It's Sunday morning at Foxy Falafel, the food stand that personal chef and caterer Erica Strait debuted in May. From across the Kingfield Farmers Market, we're drawn in by a laughing customer, eyes on the smoothie-filled blender in front of her, feverishly pedaling a stationary bike that's powering the appliance. Onlookers hesitantly approach the stand, ask what a falafel is (answer: a fritter made of ground, spiced chickpeas) and snatch up free samples. Amid the bustle, Strait is all business, slathering fresh pitas with a mild hummus, then filling them with cabbage and her signature crispy falafel. But when interacting with customers, she breaks into a big, welcoming smile.

Strait became interested in food and its origins at an early age. "I grew up on a farm in South Dakota, so I was very close to where food comes from -- growing it, eating from the garden, and raising animals that we would eat," she says. "I grew up cooking in the kitchen with my mom and my grandma and have always been so interested in it."

After culinary school, Strait met Israeli chef Einat Admony, the main inspiration for Foxy Falafel. "I learned how to make falafels from [her]. She has a very successful falafel restaurant, this really tiny place called Taïm," Strait says. "They've been declared the best falafel in New York City. She's amazing." For two years, Strait and Admony worked together in fine dining restaurants in New York.

In 2007, Strait moved to Minnesota to be nearer to her Minnesota-based siblings. Soon she became line cook at Spoonriver, a restaurant whose organic, local philosophy is similar to her own. While working at the restaurant, Strait met fellow chefs Lisa Carlson and Carrie Summer (now of Chef Shack), both of whom proved to be big supporters of Strait's food-stand idea. "We're just really good chef friends -- we all share a love for travel and for food and for the street-food thing. So they were my biggest cheerleaders in getting this started."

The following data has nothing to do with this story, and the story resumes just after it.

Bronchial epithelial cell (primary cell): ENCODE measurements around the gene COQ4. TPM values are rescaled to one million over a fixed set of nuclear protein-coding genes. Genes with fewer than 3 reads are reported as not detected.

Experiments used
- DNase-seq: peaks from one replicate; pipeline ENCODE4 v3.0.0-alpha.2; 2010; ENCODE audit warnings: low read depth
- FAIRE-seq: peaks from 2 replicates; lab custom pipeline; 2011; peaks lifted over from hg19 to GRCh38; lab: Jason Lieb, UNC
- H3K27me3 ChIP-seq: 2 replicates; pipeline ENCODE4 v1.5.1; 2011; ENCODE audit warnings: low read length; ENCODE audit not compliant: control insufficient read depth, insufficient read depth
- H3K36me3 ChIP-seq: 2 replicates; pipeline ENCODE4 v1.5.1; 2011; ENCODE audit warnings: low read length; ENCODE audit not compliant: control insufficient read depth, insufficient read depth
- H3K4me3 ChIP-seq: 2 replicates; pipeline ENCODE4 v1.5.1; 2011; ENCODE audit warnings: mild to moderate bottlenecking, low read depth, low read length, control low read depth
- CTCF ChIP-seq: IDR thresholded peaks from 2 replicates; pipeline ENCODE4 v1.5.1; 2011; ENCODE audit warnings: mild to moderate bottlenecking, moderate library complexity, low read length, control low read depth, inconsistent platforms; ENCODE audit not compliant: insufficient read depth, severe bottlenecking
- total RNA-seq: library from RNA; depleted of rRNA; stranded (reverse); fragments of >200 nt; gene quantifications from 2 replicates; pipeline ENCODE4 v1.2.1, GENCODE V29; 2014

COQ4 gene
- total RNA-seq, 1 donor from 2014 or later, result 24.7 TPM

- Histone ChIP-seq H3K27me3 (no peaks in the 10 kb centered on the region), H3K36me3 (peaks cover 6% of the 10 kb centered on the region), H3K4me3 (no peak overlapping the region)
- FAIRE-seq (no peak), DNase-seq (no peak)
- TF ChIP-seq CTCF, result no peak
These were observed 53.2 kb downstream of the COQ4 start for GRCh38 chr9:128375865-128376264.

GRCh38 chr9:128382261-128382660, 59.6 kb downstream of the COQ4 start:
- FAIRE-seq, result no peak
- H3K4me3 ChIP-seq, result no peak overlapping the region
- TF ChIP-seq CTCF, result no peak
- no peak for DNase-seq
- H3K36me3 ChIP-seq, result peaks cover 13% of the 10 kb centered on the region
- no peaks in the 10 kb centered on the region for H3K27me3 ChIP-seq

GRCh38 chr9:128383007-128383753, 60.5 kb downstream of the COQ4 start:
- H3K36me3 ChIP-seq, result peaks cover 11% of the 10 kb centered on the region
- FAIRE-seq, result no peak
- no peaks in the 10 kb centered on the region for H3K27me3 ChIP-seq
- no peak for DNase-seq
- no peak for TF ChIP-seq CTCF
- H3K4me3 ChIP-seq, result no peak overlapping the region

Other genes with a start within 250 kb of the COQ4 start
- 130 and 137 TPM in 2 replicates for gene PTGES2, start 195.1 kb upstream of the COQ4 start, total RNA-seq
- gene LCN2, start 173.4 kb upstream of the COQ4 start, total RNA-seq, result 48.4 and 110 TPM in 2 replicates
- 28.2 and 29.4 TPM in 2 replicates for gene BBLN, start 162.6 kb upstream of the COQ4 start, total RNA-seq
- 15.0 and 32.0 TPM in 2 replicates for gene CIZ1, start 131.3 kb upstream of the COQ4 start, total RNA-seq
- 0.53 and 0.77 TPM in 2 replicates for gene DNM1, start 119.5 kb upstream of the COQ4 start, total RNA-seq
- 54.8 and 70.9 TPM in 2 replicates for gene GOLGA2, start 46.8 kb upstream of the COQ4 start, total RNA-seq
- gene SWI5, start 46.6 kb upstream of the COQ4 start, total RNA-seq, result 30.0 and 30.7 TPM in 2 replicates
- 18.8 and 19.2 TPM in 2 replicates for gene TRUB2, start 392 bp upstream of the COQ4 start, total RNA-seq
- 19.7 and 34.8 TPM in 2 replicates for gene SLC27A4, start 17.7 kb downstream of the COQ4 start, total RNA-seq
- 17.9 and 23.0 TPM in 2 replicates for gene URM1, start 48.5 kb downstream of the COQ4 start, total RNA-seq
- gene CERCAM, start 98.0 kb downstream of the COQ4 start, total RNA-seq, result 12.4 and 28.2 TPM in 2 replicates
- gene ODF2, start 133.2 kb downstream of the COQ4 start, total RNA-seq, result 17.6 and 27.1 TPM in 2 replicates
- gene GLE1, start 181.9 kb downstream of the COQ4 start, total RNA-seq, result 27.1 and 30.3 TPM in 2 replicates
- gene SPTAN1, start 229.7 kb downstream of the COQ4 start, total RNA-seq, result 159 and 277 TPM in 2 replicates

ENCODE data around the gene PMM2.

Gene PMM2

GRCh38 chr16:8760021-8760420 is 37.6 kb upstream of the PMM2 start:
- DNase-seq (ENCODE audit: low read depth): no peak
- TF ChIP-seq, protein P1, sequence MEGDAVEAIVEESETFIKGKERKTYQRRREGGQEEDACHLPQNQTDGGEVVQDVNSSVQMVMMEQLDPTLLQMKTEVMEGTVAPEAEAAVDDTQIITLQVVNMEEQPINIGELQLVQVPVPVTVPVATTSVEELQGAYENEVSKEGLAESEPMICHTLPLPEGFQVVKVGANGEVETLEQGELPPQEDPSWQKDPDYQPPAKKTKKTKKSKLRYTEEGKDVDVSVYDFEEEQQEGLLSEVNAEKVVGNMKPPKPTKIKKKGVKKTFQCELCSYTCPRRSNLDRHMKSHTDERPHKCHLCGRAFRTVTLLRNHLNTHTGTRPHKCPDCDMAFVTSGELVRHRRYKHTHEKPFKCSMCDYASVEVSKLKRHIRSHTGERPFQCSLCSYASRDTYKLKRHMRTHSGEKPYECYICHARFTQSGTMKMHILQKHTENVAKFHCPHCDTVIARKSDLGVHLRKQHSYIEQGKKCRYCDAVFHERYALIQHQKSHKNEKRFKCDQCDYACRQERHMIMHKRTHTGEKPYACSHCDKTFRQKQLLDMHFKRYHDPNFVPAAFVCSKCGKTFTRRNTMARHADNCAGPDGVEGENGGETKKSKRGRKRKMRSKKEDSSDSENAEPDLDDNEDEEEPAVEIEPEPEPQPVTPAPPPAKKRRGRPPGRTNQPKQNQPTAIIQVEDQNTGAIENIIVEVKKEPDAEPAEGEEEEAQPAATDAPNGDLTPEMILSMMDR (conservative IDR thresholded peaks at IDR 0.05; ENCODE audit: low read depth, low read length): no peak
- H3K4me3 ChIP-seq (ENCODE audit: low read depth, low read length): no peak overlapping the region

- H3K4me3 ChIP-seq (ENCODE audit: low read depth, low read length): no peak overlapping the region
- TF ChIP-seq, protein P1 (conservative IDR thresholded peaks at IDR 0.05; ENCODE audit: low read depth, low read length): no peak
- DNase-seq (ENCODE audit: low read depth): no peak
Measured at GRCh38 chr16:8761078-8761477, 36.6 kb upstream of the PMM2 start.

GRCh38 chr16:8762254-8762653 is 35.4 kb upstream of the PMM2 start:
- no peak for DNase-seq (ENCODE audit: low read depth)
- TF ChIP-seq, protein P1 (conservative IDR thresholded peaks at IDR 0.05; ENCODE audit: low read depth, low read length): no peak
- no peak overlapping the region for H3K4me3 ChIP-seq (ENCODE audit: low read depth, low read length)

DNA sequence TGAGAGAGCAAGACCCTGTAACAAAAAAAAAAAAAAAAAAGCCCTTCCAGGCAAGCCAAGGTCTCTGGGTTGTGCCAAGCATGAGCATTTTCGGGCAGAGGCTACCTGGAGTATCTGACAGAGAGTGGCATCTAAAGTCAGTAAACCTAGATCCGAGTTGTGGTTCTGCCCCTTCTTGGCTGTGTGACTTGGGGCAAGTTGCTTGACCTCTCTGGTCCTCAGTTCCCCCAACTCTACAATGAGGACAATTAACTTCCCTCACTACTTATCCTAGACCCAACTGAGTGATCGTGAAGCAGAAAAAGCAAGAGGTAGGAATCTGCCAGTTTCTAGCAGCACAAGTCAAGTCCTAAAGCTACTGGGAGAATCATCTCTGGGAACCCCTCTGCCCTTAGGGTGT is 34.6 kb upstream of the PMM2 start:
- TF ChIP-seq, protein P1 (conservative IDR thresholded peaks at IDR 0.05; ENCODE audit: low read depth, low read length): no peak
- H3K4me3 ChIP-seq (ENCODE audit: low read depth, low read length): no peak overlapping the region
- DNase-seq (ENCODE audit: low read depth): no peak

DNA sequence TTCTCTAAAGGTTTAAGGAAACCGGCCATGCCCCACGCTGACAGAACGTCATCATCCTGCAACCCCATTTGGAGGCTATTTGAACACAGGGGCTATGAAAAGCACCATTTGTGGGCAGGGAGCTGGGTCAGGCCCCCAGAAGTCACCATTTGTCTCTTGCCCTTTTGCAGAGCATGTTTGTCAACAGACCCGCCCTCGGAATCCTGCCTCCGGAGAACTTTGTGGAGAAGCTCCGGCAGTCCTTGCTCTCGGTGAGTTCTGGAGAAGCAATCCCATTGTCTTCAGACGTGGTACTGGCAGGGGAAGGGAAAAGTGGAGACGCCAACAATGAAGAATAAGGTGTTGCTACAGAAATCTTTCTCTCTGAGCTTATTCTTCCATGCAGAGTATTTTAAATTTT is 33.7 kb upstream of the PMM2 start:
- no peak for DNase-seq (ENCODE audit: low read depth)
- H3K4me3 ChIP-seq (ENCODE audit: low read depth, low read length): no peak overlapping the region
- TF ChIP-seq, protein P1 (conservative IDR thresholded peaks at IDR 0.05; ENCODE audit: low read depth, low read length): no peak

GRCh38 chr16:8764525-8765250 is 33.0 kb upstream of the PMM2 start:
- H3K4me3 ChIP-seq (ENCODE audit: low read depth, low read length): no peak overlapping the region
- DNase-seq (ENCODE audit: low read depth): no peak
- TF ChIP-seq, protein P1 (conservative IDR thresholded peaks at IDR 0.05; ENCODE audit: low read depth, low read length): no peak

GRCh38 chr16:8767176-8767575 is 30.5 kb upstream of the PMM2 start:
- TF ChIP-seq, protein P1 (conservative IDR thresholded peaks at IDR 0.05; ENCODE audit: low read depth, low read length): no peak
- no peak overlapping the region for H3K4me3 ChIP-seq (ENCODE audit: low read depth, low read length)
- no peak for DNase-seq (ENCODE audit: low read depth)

The next step for Strait was deciding what to sell. One was a no-brainer. "I decided that I wanted to do my version of falafel because I ate falafel in Minneapolis and I haven't been able to find anything like the falafel that I make," she said. Strait's version resembles the bright green kind she learned to make from Admony, but Strait also sprouts the chickpeas to increase the nutrient value, boost their digestibility and create a light, fluffy falafel. On the side, she offers pickled onions and three sauces: Tunisian harissa, mint cucumber and green tahini.

Thanks to some ingenuity, Foxy Falafel also offers smoothies ... with a twist. "I was reading about Hawaii, and they had a thing about smoothie bikes," Strait says. "And I was like, 'Oh, my gosh, I have to do that!'" She dug up her old bike, searched Craiglist for some used blenders and brought them to a friend, who combined them to make a pedal-powered smoothie maker. The gimmick has been a big hit at the farmers markets. "People love it," Strait says.

  • Foxy Falafel can be found at the Northeast Farmers Market (9 a.m.-1 p.m. Saturdays), the Kingfield Farmers Market (8:30 a.m.-1 p.m. Sundays), and the Uptown Farmers Market (11 a.m.-5 p.m. Sundays).

The Churn

Patisserie 46 opened this week, sending Minneapolis pastry fans into a veritable frenzy. The bakery/gelateria/coffeeshop at 46th Street and Grand Avenue S. is run by John Kraus, named one of the country's top 10 pastry chefs in 2005 and 2006 by Pastry Art and Design Magazine.

The Heavy Table team writes about food and drink in the Upper Midwest five days a week at